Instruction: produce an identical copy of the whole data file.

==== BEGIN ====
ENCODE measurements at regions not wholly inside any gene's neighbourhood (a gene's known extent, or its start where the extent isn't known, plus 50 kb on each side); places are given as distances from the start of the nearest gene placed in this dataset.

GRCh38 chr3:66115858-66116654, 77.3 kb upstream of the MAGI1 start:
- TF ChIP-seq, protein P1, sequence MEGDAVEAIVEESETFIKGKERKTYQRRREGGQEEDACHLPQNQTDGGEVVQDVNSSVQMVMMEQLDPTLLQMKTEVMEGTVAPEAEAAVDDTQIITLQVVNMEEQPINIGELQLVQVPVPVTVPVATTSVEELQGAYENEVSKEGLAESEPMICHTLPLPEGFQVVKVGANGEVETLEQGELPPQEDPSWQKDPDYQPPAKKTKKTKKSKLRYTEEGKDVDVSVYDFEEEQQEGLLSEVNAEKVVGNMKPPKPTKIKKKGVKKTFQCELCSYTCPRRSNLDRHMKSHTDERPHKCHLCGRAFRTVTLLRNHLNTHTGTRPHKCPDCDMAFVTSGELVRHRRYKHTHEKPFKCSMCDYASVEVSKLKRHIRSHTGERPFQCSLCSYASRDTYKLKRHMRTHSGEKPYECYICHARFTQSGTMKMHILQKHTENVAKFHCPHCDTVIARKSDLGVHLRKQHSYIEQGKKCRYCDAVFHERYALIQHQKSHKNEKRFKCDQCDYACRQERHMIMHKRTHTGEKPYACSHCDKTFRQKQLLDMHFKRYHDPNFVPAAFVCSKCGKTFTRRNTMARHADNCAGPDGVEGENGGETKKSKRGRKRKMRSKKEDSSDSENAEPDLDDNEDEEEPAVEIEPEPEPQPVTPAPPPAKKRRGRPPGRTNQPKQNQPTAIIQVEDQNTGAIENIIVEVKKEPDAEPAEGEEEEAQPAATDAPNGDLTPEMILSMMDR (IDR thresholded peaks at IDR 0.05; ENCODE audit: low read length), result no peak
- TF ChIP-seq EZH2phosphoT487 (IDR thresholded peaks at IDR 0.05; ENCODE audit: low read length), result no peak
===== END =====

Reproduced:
ENCODE measurements at regions not wholly inside any gene's neighbourhood (a gene's known extent, or its start where the extent isn't known, plus 50 kb on each side); places are given as distances from the start of the nearest gene placed in this dataset.

GRCh38 chr3:66115858-66116654, 77.3 kb upstream of the MAGI1 start:
- TF ChIP-seq, protein P1, sequence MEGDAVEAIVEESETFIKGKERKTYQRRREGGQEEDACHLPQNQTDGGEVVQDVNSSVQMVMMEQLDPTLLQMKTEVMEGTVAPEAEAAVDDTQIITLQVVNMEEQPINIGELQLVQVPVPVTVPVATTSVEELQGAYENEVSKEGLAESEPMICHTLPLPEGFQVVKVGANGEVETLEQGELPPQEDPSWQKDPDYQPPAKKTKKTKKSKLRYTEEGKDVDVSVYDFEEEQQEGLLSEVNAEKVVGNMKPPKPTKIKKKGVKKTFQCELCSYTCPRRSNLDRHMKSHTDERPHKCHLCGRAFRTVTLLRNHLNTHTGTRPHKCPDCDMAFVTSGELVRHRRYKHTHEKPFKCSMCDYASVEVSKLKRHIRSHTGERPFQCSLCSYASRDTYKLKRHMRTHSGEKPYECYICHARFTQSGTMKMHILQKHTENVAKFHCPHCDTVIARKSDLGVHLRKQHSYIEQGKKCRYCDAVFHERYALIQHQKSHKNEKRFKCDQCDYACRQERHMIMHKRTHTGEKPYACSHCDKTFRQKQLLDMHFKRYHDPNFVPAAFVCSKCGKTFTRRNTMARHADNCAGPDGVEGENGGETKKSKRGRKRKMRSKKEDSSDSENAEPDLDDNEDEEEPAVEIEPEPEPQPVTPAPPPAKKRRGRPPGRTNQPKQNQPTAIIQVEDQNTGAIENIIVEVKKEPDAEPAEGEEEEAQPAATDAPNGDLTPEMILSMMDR (IDR thresholded peaks at IDR 0.05; ENCODE audit: low read length), result no peak
- TF ChIP-seq EZH2phosphoT487 (IDR thresholded peaks at IDR 0.05; ENCODE audit: low read length), result no peak